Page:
Natural Resources, School of


Date of this Version

Spring 5-2009


A DISSERTATION Presented to the Faculty of The Graduate College at the University of Nebraska In Partial Fulfillment of the Requirements For the Degree of Doctor of Philosophy, Major: Natural Resource Sciences (Hydrologic Sciences). Under the Supervision of Professor David C. Gosselin. Lincoln, Nebraska: May, 2009 Copyright (c) 2009 Kevin J. McVey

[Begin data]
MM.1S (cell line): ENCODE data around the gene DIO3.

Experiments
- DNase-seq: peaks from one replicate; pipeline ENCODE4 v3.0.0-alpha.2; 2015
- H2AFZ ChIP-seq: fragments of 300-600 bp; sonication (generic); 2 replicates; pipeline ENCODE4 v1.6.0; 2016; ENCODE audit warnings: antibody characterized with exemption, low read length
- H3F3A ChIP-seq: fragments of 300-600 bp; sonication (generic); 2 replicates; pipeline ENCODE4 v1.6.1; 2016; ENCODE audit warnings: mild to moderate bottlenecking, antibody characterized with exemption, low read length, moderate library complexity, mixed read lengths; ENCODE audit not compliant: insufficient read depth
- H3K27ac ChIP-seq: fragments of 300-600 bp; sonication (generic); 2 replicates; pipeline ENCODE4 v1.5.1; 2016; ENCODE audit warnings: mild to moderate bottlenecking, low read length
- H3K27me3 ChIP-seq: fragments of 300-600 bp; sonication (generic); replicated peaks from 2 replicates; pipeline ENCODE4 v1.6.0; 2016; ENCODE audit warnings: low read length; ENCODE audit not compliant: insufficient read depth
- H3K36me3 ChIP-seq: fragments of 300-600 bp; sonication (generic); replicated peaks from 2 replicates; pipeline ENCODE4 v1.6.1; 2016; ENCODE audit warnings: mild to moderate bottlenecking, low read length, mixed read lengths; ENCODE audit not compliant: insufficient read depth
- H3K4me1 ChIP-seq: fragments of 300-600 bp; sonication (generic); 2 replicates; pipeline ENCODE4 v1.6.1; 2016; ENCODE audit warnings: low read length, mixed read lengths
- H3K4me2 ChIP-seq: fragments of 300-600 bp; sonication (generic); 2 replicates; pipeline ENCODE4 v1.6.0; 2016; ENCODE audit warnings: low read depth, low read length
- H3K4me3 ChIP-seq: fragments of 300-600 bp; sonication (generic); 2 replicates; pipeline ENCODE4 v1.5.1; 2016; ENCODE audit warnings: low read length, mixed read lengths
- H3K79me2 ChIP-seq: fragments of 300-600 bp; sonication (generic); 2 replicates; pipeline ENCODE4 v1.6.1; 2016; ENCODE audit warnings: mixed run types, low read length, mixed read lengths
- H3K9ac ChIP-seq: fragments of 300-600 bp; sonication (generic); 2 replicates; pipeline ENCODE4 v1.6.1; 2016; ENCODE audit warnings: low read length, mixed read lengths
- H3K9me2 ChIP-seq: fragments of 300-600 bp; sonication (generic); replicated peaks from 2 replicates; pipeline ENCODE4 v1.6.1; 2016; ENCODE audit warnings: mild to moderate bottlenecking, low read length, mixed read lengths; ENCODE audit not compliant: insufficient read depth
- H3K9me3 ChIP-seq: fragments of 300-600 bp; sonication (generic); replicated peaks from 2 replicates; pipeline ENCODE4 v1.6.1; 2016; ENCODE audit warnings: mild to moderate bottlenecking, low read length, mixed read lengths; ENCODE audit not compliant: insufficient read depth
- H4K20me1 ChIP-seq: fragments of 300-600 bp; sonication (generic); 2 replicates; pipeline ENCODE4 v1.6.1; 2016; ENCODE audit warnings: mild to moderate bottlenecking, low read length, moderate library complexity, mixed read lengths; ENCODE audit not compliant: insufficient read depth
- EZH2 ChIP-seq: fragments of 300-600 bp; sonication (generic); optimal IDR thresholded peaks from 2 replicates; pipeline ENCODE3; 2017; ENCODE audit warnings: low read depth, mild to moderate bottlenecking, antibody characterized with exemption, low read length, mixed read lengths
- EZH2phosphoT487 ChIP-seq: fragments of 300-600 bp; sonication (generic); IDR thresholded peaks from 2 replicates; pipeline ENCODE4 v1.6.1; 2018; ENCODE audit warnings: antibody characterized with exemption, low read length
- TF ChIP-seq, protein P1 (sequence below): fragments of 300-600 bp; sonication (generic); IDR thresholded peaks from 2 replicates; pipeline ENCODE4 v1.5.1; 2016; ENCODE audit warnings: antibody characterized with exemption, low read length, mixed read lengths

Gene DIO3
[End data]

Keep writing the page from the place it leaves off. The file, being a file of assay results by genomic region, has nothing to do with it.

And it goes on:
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Public water supply (PWS) wells currently contain dissolved uranium concentrations above the federally mandated maximum contaminant level (MCL) of 30 ppb (parts per billion) and dissolved arsenic concentrations above the 10 ppb MCL. Both uranium and arsenic are known to cause various forms of cancer in humans. Variations in total uranium concentrations in PWS wells in Nebraska indicate a relationship to the duration and rate of pumping in specific wells. Although total arsenic concentrations show some variability over time in specific wells, the relationship to pumping is not as clear. Previous studies show that iron and sulfur bacteria present in aquifer systems affect the redox state of both uranium and arsenic species. The chemical reactions contributing to the uranium and arsenic concentration variations observed in these PWS wells are hypothesized to be mediated by the microbial populations present within the groundwater. Chemical extractions indicate uranium and arsenic concentrations in well precipitates are more strongly bound to organic material than exchangeable metals. Scanning electron microscopy and microprobe analyses verified the presence of poorly-ordered iron oxyhydroxides bound to organic materials. These organometal complexes adsorb uranium and arsenic species. Microbial populations were characterized of groundwater samples and well screen precipitates collected from pump intakes. Phylogenetic techniques indicate diverse communities of iron-oxidizing, iron-reducing, and biofilm-forming bacteria within and around sampled PWS wells. Management of high uranium and arsenic concentrations in PWS wells may be enhanced by a thorough understanding of PWS well biogeochemistry and its ability to influence the behavior of uranium and arsenic.

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